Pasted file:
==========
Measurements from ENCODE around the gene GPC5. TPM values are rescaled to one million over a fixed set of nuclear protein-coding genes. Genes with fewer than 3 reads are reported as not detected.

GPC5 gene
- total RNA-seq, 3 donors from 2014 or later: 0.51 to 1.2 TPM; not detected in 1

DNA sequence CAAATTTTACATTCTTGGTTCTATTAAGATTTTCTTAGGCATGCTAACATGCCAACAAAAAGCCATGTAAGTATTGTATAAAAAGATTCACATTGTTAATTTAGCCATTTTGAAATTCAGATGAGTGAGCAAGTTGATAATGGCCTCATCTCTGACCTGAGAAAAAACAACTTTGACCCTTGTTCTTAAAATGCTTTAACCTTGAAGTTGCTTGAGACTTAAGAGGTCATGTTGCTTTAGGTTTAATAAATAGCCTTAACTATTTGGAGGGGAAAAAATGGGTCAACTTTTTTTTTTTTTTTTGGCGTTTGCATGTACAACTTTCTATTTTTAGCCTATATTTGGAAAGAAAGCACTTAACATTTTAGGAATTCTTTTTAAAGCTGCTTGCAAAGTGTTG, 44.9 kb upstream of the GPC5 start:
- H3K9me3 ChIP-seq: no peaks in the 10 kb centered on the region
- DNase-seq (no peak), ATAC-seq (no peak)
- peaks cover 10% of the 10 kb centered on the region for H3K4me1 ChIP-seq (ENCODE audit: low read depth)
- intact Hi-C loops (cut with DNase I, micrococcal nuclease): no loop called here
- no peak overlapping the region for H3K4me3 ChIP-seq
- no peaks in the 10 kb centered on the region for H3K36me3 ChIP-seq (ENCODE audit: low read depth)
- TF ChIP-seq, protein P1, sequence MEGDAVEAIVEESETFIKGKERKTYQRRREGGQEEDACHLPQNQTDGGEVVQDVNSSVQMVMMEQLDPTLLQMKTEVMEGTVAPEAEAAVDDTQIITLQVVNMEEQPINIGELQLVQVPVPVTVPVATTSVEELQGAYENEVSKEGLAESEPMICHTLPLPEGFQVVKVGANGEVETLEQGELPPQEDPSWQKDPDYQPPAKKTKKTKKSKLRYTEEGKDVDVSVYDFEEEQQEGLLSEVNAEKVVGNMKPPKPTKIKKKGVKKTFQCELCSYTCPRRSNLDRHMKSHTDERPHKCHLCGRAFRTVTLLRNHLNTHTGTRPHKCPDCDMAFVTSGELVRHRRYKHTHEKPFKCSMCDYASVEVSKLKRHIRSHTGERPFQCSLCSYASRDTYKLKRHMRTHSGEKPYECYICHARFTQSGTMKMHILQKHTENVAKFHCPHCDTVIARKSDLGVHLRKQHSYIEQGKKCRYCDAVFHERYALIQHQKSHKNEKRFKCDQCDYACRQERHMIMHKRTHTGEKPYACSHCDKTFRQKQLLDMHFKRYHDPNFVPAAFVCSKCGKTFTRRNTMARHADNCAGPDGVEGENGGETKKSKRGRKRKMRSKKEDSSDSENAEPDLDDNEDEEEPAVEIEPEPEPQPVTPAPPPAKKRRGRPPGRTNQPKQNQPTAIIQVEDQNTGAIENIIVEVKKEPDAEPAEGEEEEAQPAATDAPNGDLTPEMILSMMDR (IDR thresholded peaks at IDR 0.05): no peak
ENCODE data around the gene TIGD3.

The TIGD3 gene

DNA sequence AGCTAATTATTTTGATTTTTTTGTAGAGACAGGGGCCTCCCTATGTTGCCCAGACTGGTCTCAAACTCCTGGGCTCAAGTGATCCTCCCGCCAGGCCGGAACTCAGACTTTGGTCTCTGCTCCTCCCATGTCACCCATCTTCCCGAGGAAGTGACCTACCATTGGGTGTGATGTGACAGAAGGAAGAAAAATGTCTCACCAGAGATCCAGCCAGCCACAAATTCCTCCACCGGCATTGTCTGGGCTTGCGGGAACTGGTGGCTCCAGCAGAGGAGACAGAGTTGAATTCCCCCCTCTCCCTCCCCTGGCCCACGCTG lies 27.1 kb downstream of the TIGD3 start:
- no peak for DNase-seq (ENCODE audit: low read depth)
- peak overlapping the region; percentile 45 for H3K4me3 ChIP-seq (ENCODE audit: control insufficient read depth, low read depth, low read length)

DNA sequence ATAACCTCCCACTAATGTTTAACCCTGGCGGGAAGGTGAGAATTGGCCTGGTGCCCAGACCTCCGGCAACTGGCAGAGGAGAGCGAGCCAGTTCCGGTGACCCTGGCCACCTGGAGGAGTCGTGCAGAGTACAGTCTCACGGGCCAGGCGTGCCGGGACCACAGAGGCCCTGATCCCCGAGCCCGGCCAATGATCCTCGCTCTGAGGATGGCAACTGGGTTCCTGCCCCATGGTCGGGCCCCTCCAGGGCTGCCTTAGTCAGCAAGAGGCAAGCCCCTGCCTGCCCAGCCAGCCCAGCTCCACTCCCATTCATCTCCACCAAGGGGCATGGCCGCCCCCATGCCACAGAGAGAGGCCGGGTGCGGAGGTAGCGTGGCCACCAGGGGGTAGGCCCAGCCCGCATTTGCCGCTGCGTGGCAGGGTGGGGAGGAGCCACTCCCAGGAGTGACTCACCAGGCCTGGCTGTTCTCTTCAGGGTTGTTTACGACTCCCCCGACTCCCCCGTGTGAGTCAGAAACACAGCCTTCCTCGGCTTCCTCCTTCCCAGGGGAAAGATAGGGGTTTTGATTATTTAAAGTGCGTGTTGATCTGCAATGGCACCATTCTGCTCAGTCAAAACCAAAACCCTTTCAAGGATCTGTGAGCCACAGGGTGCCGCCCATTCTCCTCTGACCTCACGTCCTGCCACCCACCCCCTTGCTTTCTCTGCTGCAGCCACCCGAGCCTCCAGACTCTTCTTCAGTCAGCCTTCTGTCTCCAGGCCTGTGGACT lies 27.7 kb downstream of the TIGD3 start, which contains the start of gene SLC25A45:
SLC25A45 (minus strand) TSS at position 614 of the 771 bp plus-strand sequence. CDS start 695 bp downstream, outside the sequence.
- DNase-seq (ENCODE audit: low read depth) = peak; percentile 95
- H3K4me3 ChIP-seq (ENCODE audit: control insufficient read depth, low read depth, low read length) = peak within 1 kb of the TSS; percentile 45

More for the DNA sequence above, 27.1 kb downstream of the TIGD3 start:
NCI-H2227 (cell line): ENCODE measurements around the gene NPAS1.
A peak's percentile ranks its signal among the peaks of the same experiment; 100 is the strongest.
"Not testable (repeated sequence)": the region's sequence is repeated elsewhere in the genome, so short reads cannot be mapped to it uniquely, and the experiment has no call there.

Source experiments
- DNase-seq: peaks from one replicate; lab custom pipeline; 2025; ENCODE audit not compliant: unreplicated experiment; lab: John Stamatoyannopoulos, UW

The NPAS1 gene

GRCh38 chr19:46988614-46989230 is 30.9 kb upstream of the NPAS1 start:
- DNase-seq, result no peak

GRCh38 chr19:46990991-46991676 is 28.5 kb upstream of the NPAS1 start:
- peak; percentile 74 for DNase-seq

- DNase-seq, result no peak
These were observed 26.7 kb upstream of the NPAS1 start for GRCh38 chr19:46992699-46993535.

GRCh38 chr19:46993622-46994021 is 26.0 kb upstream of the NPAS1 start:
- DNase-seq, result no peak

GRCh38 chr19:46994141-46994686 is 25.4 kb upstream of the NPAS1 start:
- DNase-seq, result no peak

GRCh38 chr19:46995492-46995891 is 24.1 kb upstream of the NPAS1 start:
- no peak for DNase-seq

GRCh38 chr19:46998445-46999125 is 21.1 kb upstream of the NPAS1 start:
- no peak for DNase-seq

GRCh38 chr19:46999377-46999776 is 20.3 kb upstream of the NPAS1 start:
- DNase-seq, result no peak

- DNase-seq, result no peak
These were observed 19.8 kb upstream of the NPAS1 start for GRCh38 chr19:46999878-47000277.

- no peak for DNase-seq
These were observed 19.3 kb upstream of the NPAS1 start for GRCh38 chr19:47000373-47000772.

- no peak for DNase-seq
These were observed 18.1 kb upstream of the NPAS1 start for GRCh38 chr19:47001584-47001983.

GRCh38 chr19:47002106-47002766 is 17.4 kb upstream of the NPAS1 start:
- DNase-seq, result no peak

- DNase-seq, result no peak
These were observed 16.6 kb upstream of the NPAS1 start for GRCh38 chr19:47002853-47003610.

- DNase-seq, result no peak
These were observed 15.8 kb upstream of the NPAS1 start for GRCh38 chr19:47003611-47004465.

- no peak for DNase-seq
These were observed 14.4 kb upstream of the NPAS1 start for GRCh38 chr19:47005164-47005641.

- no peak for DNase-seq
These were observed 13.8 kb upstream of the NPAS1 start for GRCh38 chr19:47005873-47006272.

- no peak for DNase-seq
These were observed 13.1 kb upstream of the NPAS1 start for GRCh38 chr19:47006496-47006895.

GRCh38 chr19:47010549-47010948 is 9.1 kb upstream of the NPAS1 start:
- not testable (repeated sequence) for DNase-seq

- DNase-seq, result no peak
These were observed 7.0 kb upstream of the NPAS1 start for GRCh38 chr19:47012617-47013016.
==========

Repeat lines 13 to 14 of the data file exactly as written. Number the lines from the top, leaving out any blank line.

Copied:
The TIGD3 gene

DNA sequence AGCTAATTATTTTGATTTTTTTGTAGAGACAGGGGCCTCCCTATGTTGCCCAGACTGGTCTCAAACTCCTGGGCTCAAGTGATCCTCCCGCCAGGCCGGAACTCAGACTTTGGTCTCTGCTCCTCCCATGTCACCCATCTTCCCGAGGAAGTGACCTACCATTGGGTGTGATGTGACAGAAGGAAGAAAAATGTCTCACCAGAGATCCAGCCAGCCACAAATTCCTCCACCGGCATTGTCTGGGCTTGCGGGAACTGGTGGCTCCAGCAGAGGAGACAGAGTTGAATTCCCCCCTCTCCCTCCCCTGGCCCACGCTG lies 27.1 kb downstream of the TIGD3 start: